In case when external authentication sources are used, additional configuration has to be done. The RemoteUserBackend (the so-called remote user in Django) creates a new User record in the database if it can’t find existing. This behavior can be changed by create_unknown_user, find more info in the docs.

Step 5. Configure DRF

NOTE: To reduce the number of security issues that could happen due to inattentiveness, I would recommend to override the default permission class. In core/api/permissionsyou can put the following class:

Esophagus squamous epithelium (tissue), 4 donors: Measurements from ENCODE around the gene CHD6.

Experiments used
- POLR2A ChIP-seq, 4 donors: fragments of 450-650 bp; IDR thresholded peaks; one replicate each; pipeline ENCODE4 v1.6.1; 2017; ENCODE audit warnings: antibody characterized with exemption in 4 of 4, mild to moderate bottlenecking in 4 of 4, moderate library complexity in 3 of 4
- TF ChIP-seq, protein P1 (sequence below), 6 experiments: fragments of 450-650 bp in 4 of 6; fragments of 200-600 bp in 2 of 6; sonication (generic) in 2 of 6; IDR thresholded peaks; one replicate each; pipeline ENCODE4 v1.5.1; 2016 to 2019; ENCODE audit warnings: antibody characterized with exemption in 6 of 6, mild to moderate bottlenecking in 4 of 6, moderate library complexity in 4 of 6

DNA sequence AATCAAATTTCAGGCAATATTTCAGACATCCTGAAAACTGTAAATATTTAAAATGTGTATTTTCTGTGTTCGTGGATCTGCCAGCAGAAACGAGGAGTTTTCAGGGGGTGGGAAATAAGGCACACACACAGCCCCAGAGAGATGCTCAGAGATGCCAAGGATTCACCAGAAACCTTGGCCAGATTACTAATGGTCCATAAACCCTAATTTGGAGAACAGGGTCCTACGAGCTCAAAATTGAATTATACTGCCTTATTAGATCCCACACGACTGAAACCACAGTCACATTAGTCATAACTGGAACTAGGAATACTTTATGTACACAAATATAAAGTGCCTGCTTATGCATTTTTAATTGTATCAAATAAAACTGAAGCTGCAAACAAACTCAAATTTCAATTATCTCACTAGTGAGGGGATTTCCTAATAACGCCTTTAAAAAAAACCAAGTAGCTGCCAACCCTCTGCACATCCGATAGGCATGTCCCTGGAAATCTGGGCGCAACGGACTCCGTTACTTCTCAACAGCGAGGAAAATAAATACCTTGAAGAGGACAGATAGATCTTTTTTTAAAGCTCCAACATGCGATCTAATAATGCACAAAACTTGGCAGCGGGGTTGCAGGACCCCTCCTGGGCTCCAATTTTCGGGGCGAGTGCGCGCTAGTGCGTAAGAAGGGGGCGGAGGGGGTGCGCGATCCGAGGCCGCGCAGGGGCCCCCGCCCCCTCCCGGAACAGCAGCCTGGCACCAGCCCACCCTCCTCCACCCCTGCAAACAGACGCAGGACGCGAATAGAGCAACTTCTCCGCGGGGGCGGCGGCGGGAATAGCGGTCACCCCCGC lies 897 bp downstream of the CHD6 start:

Step 6. Configure djangorestframework-jwt

On application launch, we need to download public JWKS that will be used to verify JWT.

In a real project, settings have to be less hardcoded, something like that
To master managing Django settings, I recommend checking this article by my colleague Alexander Ryabtsev. It’s really worth it.

Downloaded RSA keys look like that:

If you check a decoded id_token and access_token, their headers include
"kid": "Mvd6BSFCvQ+PbEOQCqOZd3CCSdd/d/mw+65R5uN1+r0=",
"alg": "RS256"

That specifies which JWKS should be used to validate a token. The “mapping” logic has to be implemented by our own in cognito_jwt_decode_handler:

Usually, JWKS should be periodically rotated by auth service. And you may have a KeyError which indicates that you need to download new JWKS keys. It’s been more than 3 years already, but Cognito still hasn’t implemented this functionality.